How to Design a Solution for this Wicked Isolation Problem.

0
(0)

Week Seven of our Big Pause: limited human contact, limited outdoor time, ever-changing protocol and depressing news. Oh my.

My emotions are switching uncontrollably from hot to cold like the water in my first, shabby-chic NYC cold-water flat. I started the Pause feeling totally in charge of my emotions trying to turn on the happy and intentionality while working on the next task only to be blasted with feelings of hopelessness and loss. What the …

Thankfully, I’m a Designer. I’ve been reclaiming my focus by reframing the current events as a Design Project. This reframe has really helped maintain, for the most part, my focus. Like my first apartment — it’s not perfect but it’s home and I’m adapting to the challenges and learning to laugh at my failures.

The reframe is starting to work and the similarities are growing clearer. When I take on a big Design challenge, I have no hunch on how the situation will resolve. I don’t know what the future entails but I can work with a future focused attitude toward a solution.

Luckily, Designers are comfortable working with problems that are ever-changing. To gain clarity we have to design and build our way toward a solution. We try things, collect data, evaluate and move on from that not-finished place to clarity, acceptance, understanding and finally a workable solution.

This process makes Design great for solving wicked problems.

(A wicked problem is a problem that is difficult to solve because of incomplete, contradictory and the changing requirements that are often difficult to recognize.) Sound familiar?

Design is adaptive and generative. It’s living, multi-dimensional, and non-binary. Design thinking has the power to change more than how we solve problems. The way we think effects how we see ourselves, our relationships with others, and our role in the world.

There are many valid and purposeful ways of thinking. But just like the plumbing in my first NYC apartment — it’s best to know your expectations before you jump into the shower.
Let’s look at a few different kinds of thinking, and problem solving:

1. Engineering thinking accepts a known solution and solves towards it. Often
overused in society, but a very valid form of cognitive thinking.

2. Business thinking is about optimization. How do I make the most of from as little as possible?

3. Scientific thinking is social in nature, rather than a phenomenon that occurs inside an individual’s head. Consequentially, scientific thinking is something people do, rather than something they have.

4. Legal thinking finds resolution by following a given set of rules. It doesn’t always produce the actual truth.

5. Artistic thinking is beyond the boundaries of the intellect. Here, feelings are perceived equal
to intellect.

6. Critical thinking picks things apart to understand why they exist, not necessarily to
enlighten or educate. It doesn’t construct a solution.
See a pattern? All are binary. They move from problem to solution. Each promotes theory and over-thinking, which in can turn promotes rumination. Design promotes action and works towards a solution.

My current situation calls for a Design Solution. Why? I don’t want to slip down that rabbit hole of black and white, binary thinking, over thinking or rumination. I can’t solve the global situation but I can work on Designing a solution and work towards a positive outcome for my isolation, environment and work.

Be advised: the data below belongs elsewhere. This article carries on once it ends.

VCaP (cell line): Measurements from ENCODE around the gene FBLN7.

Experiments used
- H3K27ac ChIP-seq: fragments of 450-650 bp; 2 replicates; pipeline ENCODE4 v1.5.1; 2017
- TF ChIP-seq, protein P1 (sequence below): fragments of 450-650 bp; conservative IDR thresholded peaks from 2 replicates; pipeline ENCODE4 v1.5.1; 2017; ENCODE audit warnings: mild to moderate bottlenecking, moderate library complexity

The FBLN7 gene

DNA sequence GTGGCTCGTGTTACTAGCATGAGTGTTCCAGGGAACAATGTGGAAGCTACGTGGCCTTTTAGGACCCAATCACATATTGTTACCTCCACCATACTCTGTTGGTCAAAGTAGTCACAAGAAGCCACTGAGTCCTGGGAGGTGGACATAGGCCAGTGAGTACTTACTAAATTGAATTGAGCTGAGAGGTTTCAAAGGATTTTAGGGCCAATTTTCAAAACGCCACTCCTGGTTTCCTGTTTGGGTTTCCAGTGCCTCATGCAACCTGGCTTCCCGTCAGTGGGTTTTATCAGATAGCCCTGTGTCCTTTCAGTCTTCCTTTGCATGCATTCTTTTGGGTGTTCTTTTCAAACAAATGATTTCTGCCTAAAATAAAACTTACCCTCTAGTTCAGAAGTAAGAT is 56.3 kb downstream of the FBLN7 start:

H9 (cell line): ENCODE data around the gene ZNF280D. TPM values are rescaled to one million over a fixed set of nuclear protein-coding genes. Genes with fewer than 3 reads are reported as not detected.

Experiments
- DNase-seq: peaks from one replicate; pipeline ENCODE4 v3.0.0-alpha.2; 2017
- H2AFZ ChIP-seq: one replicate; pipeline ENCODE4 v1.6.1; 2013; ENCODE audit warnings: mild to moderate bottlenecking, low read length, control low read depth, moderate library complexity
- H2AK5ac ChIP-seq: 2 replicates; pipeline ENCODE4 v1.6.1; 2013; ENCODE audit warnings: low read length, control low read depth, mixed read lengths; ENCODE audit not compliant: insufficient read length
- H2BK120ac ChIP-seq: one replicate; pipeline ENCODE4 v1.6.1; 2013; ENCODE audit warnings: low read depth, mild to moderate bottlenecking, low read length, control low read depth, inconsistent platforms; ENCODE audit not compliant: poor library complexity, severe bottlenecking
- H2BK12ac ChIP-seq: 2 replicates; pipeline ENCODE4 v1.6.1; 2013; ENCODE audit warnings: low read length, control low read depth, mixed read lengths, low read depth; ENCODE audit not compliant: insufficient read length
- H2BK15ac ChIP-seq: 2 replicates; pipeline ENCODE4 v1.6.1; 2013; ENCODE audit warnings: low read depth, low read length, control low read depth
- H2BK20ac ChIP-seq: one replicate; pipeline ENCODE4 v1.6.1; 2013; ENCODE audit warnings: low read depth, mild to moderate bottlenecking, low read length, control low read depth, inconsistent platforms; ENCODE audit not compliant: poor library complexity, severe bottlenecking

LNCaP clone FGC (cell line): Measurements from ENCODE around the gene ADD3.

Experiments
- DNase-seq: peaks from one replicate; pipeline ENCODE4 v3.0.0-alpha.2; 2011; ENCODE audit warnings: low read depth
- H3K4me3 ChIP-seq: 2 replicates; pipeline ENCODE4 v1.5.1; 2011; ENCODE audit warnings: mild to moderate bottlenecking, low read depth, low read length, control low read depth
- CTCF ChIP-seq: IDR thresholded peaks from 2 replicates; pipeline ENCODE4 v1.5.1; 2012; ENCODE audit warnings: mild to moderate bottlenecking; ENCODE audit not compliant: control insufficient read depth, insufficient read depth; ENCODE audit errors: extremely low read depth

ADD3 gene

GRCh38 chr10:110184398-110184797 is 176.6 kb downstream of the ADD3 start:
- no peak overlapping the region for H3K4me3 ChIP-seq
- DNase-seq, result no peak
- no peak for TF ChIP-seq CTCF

The main benefit of focusing on a Design solution is the adjustment to my mindset and actualization of my autonomy. I’m also reminded of my favorite part of being a Designer, collaboration. During this time of self-imposed isolation — collaboration has to be deliberate, focused, scheduled and designed.

Here’s a few hacks I’ve Designed that have really helped maintain my focus and aid collaboration. I hope they help you and I’d love to hear about your processes. Creative Collaboration still exists.

Baby Yourself. Set up a schedule for sleeping, waking, resting, eating, exercising and playing — stick to it! Routines help regulate our mood, appetite and focus.

Design Your Environment. Establish areas by function: work, exercise and living. Try not to mix functions — don’t work on your laptop in bed. No calls in the bathroom — please.

Office Manager/Janitor– Embrace your new responsibilities. Allocate time each day to keep your work area cleared of distractions. If you’re working in the Dining Room — return the space to a Dining Room when not working. Do this every day. Every Day.

Gratitude lists are great. You know you should be doing it. Are you?

Reframe It. Give yourself time to Reframe problems into solutions. Not handling a Zoom presentation like a Pro. Reframe this problem into a growth opportunity — With Practice you’ll be a Zoom Pro. And just think — When we return to normal work conditions you will literally be able to work from anywhere!

Shine Refine and Redesign. Focus on the task in front of you, the progress and practice creating a quality outcome. Remember, we all deserve a quality life. Let’s work in that direction.
I hope these suggestions help.

This wicked problem won’t destroy us. A Design-based solution, at its core, has two very important things: A response to context, and an ability to be vulnerable in starting something without seeing

the endpoint. Designers practice and build these skills by creating bold plans and solutions that are relevant, nonlinear, responsive to the immediate environment, and push beyond what we already know.

Let’s design a better way and collaborate on a solution. Until we meet again.

How useful was this post?

Click on a star to rate it!

Average rating 0 / 5. Vote count: 0

No votes so far! Be the first to rate this post.